Members of the State Legislature have engaged in a mission to provide the voting public with the right to play a key role in the decision-making process in determining if a charter school is to ne established in their District. Actually, the current bill is a “hold-over” from the previous State Legislature. Currently, Senate bill 458 stipulates that Charter Schools must receive voter approval in school districts where boards of education are elected, or the approval of the Board of School Estimate in Districts where the school board is appointed. The Senate version of the bill is sponsored by Shirley Turner, (D. - District 15 Hunterdon and Mercer), Barbara Buono (D -District 18 Middlesex) and Linda Greenstein (D - District 14 Mercer and Middlesex).
The Assembly version of the bill, A-1877, is identical in language. The Assembly sponsors are Patrick J. Diegnan, Jr. (D. -District 18 Middlesex), Peter J. Barnes, III (D. - District 18 Middlesex), John S. Wisniewski (D. District 19Middlesex), Ralph Caputo, D. - District 28 Essex), Reed Gusciora (D. - District 15 Hunterdon and Mercer), Mila M. Jasey (D - District 27, Essex and Morris) and Louis D. Greenwald, D - District 6, Burlington and Camden).
According to the language of the bill:
“An application to establish a charter school shall be submitted to the commissioner and the local board of education or State district superintendent, in the case of a school district under full State intervention, in the school year preceding the year in which the charter school will be established. Notice of the filing of the application shall be sent immediately by the commissioner to the members of the State Legislature, school superintendents, and mayors and governing bodies of all legislative districts, school districts, or municipalities in which there are students who will be eligible for enrollment in the charter school".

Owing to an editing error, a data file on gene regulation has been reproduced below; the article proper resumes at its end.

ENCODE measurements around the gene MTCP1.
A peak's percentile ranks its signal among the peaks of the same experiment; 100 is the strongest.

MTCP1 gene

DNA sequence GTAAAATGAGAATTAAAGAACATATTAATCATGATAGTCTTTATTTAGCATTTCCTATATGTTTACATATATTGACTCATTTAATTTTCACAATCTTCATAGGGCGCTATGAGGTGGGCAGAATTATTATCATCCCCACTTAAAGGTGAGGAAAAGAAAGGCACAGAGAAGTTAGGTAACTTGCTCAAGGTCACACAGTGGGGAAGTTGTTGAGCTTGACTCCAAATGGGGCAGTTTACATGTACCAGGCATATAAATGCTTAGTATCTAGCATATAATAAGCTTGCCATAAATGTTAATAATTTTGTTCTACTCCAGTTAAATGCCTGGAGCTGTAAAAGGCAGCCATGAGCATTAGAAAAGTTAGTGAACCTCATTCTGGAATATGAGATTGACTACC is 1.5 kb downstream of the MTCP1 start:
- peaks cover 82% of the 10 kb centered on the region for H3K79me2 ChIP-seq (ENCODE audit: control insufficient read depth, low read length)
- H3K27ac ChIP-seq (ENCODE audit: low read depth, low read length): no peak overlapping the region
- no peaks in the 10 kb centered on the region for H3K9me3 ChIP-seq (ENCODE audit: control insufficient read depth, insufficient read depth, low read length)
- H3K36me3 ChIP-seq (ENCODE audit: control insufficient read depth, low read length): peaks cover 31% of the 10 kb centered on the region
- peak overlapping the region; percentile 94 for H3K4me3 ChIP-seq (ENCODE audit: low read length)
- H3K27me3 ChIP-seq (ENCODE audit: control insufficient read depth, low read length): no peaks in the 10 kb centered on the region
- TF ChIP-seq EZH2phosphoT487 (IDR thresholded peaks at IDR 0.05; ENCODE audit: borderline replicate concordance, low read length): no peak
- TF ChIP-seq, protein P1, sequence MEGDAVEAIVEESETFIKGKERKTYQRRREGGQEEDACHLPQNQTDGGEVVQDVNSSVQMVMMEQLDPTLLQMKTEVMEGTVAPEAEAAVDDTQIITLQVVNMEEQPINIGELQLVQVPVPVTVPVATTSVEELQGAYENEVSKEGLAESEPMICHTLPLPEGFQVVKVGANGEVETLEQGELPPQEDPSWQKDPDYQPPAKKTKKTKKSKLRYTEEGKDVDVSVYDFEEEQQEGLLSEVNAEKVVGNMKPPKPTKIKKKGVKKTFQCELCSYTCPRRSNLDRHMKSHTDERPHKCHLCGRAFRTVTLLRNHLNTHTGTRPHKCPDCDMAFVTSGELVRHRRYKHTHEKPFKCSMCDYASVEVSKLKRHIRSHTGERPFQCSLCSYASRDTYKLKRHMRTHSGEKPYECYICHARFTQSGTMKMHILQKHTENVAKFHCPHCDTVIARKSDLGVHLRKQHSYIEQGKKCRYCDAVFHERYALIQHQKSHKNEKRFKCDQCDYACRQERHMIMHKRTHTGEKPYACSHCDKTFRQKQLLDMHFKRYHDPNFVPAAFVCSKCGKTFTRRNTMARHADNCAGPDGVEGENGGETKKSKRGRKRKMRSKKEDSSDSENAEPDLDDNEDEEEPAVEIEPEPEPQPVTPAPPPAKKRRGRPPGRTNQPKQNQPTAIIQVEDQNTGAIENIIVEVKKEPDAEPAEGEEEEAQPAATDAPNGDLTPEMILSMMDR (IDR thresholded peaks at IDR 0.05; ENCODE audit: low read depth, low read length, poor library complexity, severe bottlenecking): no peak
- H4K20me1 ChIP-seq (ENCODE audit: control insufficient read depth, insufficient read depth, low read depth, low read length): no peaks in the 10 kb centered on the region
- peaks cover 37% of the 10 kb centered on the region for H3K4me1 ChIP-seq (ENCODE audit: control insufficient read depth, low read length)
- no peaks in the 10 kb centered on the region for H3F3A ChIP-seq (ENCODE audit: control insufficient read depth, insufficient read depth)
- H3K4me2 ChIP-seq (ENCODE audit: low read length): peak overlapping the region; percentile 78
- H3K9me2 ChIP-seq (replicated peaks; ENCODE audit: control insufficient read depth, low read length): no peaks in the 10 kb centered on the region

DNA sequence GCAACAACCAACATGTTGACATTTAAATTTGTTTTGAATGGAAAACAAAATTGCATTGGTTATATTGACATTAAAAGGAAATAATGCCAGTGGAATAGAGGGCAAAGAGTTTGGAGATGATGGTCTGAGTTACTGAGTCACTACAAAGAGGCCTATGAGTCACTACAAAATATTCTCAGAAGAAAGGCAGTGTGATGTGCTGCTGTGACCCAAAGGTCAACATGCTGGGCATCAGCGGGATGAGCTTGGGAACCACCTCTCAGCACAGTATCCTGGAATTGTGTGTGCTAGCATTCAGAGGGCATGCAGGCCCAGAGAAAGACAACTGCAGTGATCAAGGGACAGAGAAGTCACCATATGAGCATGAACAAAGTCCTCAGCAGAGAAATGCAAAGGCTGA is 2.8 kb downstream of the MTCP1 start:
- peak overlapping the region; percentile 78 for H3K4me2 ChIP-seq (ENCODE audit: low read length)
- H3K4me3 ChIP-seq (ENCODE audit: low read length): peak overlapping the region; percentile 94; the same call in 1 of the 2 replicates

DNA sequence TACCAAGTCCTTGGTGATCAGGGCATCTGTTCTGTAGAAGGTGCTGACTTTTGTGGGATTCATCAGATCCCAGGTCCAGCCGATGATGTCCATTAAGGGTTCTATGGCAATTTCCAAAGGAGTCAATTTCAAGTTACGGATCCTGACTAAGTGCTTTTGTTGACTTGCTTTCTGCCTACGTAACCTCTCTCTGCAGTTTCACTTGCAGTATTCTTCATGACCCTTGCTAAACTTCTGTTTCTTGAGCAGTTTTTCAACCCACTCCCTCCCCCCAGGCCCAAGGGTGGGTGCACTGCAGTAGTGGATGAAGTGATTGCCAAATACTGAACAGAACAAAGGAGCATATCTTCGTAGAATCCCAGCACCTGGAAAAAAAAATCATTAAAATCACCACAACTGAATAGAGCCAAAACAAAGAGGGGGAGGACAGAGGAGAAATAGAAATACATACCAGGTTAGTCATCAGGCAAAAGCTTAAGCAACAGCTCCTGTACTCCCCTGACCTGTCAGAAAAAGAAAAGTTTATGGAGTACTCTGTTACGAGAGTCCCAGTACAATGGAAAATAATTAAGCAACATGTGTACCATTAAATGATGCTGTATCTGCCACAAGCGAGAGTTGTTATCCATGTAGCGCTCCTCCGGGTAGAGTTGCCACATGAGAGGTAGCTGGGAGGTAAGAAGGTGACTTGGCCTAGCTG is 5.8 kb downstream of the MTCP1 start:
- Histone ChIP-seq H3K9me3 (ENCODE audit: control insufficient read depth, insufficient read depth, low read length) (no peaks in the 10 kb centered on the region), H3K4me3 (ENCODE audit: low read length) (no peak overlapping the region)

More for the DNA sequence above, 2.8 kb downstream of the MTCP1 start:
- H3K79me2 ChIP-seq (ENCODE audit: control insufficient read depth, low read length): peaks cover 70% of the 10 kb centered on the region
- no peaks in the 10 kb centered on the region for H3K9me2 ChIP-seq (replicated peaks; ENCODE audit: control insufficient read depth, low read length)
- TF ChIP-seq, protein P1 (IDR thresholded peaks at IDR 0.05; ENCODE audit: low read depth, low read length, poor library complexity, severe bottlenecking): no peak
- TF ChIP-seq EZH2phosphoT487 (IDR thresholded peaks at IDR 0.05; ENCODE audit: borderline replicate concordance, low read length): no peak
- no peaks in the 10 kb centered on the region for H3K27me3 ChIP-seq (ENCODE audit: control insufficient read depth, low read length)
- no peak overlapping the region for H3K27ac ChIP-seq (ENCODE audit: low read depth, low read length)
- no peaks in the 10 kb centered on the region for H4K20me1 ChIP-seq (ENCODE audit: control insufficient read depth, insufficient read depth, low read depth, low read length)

The charter school movement has been mired in controversy over recent years. Although it has been supported by the Governor and the current Department of Education leadership, local communities have complained that charter schools have been forced upon them without their consent. In addition, the debate continues regarding the type of school district that may serve as a model for the creation of a charter school. Some education specialists believe that only school districts with a poor academic performance should serve as candidates for the creation of the separate school model. Others believe that only urban school districts should be candidates for charter schools. Finally, education organization and voter groups complain that this is the only movement that spends taxpayer money without their approval.
The bill also stipulates who may propose the establishment of a charter school:
“A charter school may be established by teaching staff members, parents with children attending the schools of the district, or a combination of teaching staff members and parents. A charter school may also be established by an institution of higher education or a private entity located within the State in conjunction with teaching staff members and parents of children attending the schools of the district”.
Interestingly, constitutional scholars have suggested that the current charter school movement violates the very concept of representative government. Traditionally, public education has always been a product of community planning and execution. Taxpayers want to be the final decision makers in the funding and implementation of services.
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